Wall interns with NASA scientists, aims to work on Mars missions

Phoebe Wall has always had a passion for science, starting with an interest in marine biology, paleontology and most recently, in space.

The Overlake School junior recently got back from her July internship in Texas, where she worked with NASA scientists to design a prototype habitat structure for future manned Mars missions.

“It was incredibly empowering,” Wall said. “It’s definitely made me want to work on Mars missions when I grow up.”

The road to the internship was a long one as Wall took junior-level classes last year as a sophomore through the Washington Aerospace Scholarship program and did extensive studying on satellites and Mars mission vision documents from NASA.

But she was eventually selected to take part in the internship along with students from across the country. More than 600 students applied for the 40 internship positions.

At the program, they were split into groups, with six in Wall’s. They started out taking classes in the morning and designing a martian habitat in the afternoons, but by the second week all their energy was being poured into simulating the habitat.

The structure they came up with included three modules that could fit six people. It was split up into living, life support and science and medical units.

One of the biggest time draws, though, was calculating the costs of the materials they would need. While some items, like first aid kits, are easily priced, more complex materials required in-depth calculations on cost and how expensive it would be to get it the nearly 40 million miles to Mars.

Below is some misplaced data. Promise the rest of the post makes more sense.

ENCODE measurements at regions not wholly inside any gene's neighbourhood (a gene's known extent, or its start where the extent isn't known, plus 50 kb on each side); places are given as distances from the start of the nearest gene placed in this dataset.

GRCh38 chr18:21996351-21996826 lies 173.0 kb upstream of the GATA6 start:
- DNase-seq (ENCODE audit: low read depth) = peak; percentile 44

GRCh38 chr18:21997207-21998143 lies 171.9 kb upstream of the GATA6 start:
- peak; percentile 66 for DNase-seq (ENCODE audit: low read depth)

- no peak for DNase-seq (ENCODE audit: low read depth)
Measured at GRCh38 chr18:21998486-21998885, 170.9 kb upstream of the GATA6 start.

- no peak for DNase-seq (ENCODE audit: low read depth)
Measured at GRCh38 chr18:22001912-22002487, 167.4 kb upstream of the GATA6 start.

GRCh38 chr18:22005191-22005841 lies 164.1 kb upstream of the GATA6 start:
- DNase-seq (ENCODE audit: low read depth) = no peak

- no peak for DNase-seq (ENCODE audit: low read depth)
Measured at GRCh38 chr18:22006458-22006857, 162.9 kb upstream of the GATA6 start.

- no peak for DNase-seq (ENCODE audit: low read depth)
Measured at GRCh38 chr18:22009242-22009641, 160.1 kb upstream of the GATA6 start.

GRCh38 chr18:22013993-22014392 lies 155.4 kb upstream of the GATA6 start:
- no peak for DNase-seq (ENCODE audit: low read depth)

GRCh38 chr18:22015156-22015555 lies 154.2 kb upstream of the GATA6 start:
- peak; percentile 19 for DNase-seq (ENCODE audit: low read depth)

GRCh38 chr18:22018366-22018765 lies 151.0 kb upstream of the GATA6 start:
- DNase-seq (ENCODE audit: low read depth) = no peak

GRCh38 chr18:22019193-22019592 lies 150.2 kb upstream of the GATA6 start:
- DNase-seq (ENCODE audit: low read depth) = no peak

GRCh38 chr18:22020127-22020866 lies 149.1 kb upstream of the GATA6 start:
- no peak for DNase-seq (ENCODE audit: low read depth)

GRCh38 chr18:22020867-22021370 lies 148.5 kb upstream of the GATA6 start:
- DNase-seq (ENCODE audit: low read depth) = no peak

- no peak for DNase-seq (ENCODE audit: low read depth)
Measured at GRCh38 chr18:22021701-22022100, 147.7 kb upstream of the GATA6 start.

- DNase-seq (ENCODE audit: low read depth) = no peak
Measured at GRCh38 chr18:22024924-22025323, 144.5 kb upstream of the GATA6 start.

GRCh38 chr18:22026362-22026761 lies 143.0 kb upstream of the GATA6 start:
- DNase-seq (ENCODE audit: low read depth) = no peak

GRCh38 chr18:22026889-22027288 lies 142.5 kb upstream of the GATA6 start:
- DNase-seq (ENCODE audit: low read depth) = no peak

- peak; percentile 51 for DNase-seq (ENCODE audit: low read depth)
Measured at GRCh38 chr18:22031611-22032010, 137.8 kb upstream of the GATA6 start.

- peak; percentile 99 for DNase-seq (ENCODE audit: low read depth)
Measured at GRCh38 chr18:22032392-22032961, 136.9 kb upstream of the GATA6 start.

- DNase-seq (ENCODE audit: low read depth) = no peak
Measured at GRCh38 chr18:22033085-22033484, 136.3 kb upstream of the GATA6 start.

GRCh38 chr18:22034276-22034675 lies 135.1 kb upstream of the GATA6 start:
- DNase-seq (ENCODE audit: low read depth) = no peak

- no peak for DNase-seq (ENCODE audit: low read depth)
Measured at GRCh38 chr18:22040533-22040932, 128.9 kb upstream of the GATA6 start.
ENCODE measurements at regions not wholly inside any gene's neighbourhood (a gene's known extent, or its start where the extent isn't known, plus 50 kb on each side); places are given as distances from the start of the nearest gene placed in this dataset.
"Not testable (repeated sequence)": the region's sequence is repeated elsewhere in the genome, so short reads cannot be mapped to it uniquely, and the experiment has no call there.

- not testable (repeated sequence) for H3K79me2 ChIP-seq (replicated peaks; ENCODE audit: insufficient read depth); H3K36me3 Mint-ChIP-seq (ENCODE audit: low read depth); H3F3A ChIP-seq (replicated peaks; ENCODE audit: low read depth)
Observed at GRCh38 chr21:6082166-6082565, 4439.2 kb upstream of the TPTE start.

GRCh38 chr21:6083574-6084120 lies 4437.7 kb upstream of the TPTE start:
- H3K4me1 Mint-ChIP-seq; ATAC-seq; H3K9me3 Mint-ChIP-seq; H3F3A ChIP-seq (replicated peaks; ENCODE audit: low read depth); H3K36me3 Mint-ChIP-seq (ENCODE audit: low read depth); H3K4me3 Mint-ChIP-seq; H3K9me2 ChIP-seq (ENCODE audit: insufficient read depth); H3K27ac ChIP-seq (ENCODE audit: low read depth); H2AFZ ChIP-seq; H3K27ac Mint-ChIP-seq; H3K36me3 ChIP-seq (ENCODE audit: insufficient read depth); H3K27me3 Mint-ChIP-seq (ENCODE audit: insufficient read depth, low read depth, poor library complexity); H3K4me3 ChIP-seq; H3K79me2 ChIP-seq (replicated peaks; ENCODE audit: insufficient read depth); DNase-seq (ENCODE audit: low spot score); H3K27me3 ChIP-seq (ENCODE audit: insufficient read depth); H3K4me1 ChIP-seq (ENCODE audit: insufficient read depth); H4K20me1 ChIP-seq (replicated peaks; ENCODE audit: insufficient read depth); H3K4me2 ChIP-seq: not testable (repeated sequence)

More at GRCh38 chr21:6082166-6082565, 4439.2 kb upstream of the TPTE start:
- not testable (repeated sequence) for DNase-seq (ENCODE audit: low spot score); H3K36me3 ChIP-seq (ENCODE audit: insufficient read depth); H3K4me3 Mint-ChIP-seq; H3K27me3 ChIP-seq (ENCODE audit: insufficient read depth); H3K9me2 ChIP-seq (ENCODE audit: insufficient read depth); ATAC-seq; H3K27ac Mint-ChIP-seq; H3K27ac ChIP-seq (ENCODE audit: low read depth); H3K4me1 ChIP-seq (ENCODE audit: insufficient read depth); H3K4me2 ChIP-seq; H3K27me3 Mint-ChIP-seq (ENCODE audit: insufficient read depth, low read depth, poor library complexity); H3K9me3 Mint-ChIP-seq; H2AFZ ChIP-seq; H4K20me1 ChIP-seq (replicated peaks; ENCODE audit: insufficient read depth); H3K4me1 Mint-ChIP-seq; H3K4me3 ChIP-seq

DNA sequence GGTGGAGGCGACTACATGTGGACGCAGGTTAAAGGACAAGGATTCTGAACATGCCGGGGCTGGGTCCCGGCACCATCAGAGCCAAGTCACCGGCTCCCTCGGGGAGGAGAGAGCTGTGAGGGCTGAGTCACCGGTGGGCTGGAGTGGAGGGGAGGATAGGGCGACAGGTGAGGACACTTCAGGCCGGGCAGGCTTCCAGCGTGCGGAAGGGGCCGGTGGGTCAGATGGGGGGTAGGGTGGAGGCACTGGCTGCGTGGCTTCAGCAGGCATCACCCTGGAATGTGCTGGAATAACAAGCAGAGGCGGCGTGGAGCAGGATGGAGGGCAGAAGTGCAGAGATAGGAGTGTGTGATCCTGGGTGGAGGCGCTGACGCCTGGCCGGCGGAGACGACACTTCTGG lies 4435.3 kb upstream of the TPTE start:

“There’s only so much that you can launch from earth,” Wall said.

The external structures were the hardest part to design since they had to be pressurized, but since the atmospheric pressure on Mars is far less than on Earth, the shelter shells have to be inflated but also strong enough to hold in a martian environment.

For the sleeping quarters, they designed a shelter with a flat ceiling so they could pile radiation-resistant materials on top.

After high school, Wall wants to pursue a degree in aerospace engineering and help propel humanity into the cosmos.

And pushing boundaries is what people do, Wall said.

“Just by nature, we’re meant to explore new places, and by living off the planet, it gives us kind of security for our species,” she said.

Pushes into space also yield more technology for people back on Earth, Wall said.

Ultimately, she said she wants to encourage students who are interested in the program or space exploration to check it out and get involved.

“I’m incredibly grateful to have been accepted into this internship,” she said.

And if a national commitment to NASA remains stable, the agency is working on developing capabilities to send humans to an asteroid by 2025 and Mars within 15 years after that, according to its website.

The agency hopes to one day allow humans to live and work on Mars, and also return from the red planet.